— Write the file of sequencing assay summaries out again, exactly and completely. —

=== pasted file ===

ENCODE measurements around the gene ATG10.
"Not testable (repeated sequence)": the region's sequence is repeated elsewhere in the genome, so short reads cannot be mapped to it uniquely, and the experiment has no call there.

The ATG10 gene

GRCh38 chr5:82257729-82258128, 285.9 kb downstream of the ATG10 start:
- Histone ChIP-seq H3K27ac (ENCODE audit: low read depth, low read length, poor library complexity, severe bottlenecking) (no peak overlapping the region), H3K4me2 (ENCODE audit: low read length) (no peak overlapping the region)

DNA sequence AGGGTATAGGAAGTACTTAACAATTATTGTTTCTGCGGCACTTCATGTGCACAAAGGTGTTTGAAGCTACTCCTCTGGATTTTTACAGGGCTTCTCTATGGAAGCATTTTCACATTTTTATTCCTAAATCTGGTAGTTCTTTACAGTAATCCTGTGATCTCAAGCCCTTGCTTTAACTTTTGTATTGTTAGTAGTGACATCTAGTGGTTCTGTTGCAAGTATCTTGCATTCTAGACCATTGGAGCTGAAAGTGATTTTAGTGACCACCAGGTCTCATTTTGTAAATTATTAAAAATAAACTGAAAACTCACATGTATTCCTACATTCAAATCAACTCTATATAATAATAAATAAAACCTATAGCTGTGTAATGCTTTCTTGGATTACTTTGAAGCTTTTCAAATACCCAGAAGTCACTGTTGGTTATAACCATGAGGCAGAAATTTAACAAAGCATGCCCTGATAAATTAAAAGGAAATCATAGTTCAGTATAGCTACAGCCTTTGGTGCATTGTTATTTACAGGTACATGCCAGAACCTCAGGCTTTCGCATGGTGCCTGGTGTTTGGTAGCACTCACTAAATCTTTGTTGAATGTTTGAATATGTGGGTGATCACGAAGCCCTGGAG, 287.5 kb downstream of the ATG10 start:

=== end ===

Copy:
ENCODE measurements around the gene ATG10.
"Not testable (repeated sequence)": the region's sequence is repeated elsewhere in the genome, so short reads cannot be mapped to it uniquely, and the experiment has no call there.

The ATG10 gene

GRCh38 chr5:82257729-82258128, 285.9 kb downstream of the ATG10 start:
- Histone ChIP-seq H3K27ac (ENCODE audit: low read depth, low read length, poor library complexity, severe bottlenecking) (no peak overlapping the region), H3K4me2 (ENCODE audit: low read length) (no peak overlapping the region)

DNA sequence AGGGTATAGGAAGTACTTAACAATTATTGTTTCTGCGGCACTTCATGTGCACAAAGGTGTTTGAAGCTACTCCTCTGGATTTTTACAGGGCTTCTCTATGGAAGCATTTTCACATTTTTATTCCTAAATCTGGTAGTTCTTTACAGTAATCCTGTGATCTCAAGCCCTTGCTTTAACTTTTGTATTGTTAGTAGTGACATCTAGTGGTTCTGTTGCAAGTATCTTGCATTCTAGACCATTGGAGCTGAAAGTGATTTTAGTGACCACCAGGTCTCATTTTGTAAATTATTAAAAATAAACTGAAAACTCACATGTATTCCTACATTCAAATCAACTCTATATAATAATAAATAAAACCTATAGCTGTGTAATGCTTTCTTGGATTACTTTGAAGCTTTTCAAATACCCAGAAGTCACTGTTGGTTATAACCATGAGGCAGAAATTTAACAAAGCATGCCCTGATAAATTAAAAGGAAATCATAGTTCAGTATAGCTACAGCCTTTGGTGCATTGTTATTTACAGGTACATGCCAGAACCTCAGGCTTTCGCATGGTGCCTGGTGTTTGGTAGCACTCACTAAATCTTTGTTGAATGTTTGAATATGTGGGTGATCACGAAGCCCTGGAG, 287.5 kb downstream of the ATG10 start: